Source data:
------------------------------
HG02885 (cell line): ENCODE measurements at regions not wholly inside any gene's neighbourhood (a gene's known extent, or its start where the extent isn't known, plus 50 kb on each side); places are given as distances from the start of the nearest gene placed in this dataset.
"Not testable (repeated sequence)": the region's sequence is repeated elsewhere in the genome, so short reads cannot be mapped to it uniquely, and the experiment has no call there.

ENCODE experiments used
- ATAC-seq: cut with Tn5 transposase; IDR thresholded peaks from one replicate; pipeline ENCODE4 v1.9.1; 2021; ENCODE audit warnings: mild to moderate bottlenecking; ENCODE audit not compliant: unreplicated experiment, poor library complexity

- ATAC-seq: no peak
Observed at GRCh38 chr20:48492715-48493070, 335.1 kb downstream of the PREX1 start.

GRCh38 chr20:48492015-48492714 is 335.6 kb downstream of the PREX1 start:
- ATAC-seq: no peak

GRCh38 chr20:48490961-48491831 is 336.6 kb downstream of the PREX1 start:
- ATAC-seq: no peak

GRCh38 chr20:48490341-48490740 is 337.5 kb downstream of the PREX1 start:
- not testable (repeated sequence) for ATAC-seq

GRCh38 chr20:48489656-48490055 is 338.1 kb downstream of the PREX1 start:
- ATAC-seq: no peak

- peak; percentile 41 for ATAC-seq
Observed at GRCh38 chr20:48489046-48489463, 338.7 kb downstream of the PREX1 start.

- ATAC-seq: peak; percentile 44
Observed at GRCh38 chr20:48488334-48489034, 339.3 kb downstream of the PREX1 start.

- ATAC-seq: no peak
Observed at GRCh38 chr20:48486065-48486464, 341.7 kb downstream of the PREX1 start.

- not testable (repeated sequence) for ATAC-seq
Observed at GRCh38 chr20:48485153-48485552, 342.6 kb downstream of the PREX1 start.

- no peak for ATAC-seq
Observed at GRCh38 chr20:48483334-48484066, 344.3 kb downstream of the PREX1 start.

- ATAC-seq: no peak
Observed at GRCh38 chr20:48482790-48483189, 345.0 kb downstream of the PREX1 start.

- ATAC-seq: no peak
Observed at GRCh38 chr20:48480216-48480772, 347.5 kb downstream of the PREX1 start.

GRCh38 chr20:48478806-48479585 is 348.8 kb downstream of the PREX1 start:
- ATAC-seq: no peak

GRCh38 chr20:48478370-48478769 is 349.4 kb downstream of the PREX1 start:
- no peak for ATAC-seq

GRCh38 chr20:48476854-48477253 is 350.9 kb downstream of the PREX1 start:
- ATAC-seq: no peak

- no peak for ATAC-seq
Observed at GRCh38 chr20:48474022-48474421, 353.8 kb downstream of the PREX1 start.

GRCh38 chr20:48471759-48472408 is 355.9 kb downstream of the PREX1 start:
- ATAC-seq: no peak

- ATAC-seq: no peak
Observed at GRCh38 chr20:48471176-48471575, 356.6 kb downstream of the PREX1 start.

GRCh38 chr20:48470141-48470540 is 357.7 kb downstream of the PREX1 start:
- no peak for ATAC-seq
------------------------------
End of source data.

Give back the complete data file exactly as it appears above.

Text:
HG02885 (cell line): ENCODE measurements at regions not wholly inside any gene's neighbourhood (a gene's known extent, or its start where the extent isn't known, plus 50 kb on each side); places are given as distances from the start of the nearest gene placed in this dataset.
"Not testable (repeated sequence)": the region's sequence is repeated elsewhere in the genome, so short reads cannot be mapped to it uniquely, and the experiment has no call there.

ENCODE experiments used
- ATAC-seq: cut with Tn5 transposase; IDR thresholded peaks from one replicate; pipeline ENCODE4 v1.9.1; 2021; ENCODE audit warnings: mild to moderate bottlenecking; ENCODE audit not compliant: unreplicated experiment, poor library complexity

- ATAC-seq: no peak
Observed at GRCh38 chr20:48492715-48493070, 335.1 kb downstream of the PREX1 start.

GRCh38 chr20:48492015-48492714 is 335.6 kb downstream of the PREX1 start:
- ATAC-seq: no peak

GRCh38 chr20:48490961-48491831 is 336.6 kb downstream of the PREX1 start:
- ATAC-seq: no peak

GRCh38 chr20:48490341-48490740 is 337.5 kb downstream of the PREX1 start:
- not testable (repeated sequence) for ATAC-seq

GRCh38 chr20:48489656-48490055 is 338.1 kb downstream of the PREX1 start:
- ATAC-seq: no peak

- peak; percentile 41 for ATAC-seq
Observed at GRCh38 chr20:48489046-48489463, 338.7 kb downstream of the PREX1 start.

- ATAC-seq: peak; percentile 44
Observed at GRCh38 chr20:48488334-48489034, 339.3 kb downstream of the PREX1 start.

- ATAC-seq: no peak
Observed at GRCh38 chr20:48486065-48486464, 341.7 kb downstream of the PREX1 start.

- not testable (repeated sequence) for ATAC-seq
Observed at GRCh38 chr20:48485153-48485552, 342.6 kb downstream of the PREX1 start.

- no peak for ATAC-seq
Observed at GRCh38 chr20:48483334-48484066, 344.3 kb downstream of the PREX1 start.

- ATAC-seq: no peak
Observed at GRCh38 chr20:48482790-48483189, 345.0 kb downstream of the PREX1 start.

- ATAC-seq: no peak
Observed at GRCh38 chr20:48480216-48480772, 347.5 kb downstream of the PREX1 start.

GRCh38 chr20:48478806-48479585 is 348.8 kb downstream of the PREX1 start:
- ATAC-seq: no peak

GRCh38 chr20:48478370-48478769 is 349.4 kb downstream of the PREX1 start:
- no peak for ATAC-seq

GRCh38 chr20:48476854-48477253 is 350.9 kb downstream of the PREX1 start:
- ATAC-seq: no peak

- no peak for ATAC-seq
Observed at GRCh38 chr20:48474022-48474421, 353.8 kb downstream of the PREX1 start.

GRCh38 chr20:48471759-48472408 is 355.9 kb downstream of the PREX1 start:
- ATAC-seq: no peak

- ATAC-seq: no peak
Observed at GRCh38 chr20:48471176-48471575, 356.6 kb downstream of the PREX1 start.

GRCh38 chr20:48470141-48470540 is 357.7 kb downstream of the PREX1 start:
- no peak for ATAC-seq